The Lachine Rapids was the end of the line for boats built in the European style and it is not an exaggeration to say they represented the dividing line between New France and Canada. To move very far inland of the Lachine Rapids required early explorers and fur traders to adopt indigenous modes of travel, learn long established water and land routes, and develop cordial relations with the Native peoples already familiar with the uncharted territory. In so doing, they and their progeny were changed forever and grew a new country.
This early "development" of Canada stands in sharp contrast to what was happening south of the then fuzzy border. When Marquette and Jolliet and La Salle and Champlain were exploring deep inland and Scots and voyageurs were trapping out the beaver further and further beyond Montreal, US pioneers — travelling overland by horse and wagon — had barely made serious forays beyond the first hills west of their thin strip of civilization along the Atlantic Ocean. The canoe, travelling swiftly over familiar paths of water, made all the difference in the pace with which Hudson’s Bay Company trappers reached the western end of the continent decades before the mountain men to the south ever tasted Pacific salmon.
The birchbark canoe encountered in this new land was, for its time and place, a perfect craft. Lightweight and rugged, bark canoes could take shape, at the hands of master builders, with an ease that must have astounded the new settlers. Using simple hand tools of stone, bone and wood, Cree and Montagnais, Abnaki and Malecite builders, and those of virtually every other tribe save some of the prairie Indians, could carve and lash together everything from a one man canoe to a large tribal boat. Hand-carved white cedar planking and framing formed a solid but flexible hull. Birchbark, the inside facing out, provided a waterproof and durable skin. The canoe was held together and given additional strength by pegging the bark to gunwales, themselves mortised to cross bars and ribs and end stems, with all the disparate parts lashed up with supple split roots of black, red or white spruce.
Bark canoes were the staple form of transportation during the era of the fur trade and the opening of land west of Montreal. A well-built and maintained bark canoe might last 10 years under hard use, and when age finally made it unsuitable for travel, compost gracefully back into the forest from whence it came.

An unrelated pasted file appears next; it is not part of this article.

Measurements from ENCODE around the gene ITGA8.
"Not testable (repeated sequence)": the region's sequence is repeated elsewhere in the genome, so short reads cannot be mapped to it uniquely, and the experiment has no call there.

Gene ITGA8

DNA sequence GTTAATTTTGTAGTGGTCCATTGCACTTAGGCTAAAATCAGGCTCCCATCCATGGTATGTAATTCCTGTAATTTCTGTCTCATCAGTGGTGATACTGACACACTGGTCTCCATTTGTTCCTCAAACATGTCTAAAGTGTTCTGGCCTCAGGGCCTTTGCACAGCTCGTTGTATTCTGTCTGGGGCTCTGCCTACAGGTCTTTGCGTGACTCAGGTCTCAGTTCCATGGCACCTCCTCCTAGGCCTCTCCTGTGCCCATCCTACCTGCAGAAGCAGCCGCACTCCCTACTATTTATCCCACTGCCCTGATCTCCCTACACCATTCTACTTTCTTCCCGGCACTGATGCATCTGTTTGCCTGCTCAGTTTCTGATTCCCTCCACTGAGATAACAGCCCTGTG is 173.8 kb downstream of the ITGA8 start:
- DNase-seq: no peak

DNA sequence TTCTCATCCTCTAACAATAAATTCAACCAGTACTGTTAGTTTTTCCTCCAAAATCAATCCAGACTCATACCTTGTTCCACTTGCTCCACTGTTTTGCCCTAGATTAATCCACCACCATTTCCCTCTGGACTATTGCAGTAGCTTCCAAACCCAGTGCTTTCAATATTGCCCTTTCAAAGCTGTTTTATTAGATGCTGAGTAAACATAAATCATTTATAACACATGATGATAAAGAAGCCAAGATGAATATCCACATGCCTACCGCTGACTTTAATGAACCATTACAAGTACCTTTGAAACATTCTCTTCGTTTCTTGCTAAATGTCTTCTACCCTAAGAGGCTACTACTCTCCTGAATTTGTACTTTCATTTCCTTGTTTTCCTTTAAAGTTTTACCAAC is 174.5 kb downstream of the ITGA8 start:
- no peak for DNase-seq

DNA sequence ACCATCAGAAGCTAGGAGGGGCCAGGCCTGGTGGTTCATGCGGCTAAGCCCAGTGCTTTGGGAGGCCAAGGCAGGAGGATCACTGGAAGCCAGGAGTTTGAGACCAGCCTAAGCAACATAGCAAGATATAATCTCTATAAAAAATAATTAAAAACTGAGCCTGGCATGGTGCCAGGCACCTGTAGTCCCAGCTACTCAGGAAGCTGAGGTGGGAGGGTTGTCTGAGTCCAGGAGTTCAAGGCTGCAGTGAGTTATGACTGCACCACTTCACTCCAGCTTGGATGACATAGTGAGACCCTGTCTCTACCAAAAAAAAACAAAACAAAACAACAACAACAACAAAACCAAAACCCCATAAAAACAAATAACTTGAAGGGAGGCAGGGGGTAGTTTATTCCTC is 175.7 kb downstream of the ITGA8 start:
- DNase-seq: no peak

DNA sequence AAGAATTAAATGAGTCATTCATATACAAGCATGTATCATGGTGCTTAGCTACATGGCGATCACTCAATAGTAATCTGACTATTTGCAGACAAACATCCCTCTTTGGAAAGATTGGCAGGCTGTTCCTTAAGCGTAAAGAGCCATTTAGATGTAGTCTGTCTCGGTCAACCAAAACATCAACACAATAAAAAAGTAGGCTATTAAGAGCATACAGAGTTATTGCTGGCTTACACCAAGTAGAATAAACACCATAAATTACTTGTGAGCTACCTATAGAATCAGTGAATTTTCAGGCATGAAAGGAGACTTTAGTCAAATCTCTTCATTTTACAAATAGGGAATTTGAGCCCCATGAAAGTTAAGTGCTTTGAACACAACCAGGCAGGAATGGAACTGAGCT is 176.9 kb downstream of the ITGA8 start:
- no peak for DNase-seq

Despite their ruggedness, bark canoes were not a favoured craft of the settlers of Upper Canada. Needing a more robust working boat and lacking the substantial birches of the forests of New Brunswick, Nova Scotia and Quebec, pioneers in the Ottawa and Otonabee valleys favoured the dugout canoe. Burned and scraped out of a single basswood or cedar log, dugouts were simple to build or inexpensive to buy from local Indians. By the middle of the nineteenth century, they had reached the apex of their development and were surprisingly elegant craft.
And then something interesting happened. In science and technology and medicine, among other fields, they say breakthroughs occur at the frontiers. Generally they take place when a flash of brilliance enables someone to bridge the developments in one field with those in another, creating a synergistic new direction of exploration.
In 1857, in the industrious village of Lakeland, Ontario, watching the best of the dugouts racing against the best of the bark canoes at the Katchewanooka regatta, John Stephenson and Thomas Gordon wondered why smart boys couldn’t combine the finer elements of both craft. The result of that thought process set the stage for what would become the quintessential Canadian canoe, a craft that would spawn an industry, a pastime and some would say, a way of life.
The towns of Lakeland and Peterborough formed the centre of the Canadian canoe-building universe for the next half-century. The canoe that quickly developed in small manufacturing shops in the area morphed from Stephenson and Gordon’s first attempt to bend and shape milled basswood boards over a skeleton of thin ribs into the fine-lined, lightweight cedarstrip canoe made famous by the Peterborough Canoe Company.
At its height, just after the turn of the century, the cedarstrip canoe utilized narrow, thin shiplapped planks of western redcedar and yellowcedar running the length of the canoe, made rigid and held together by a web of fine, delicate, half-round ribs of oak spaced every few inches from bow to stern. Art and whimsy played a hand in the selection of fine woods for decks, gunwales and seats and the whole effect was stunning. Rich woodgrain, sleek lines, fine workmanship — functionality and beauty fit for a queen. Which may be why a canoe of similar design was chosen by the government of the day as a gift from the people of Canada to Princess Elizabeth on the occasion of her wedding.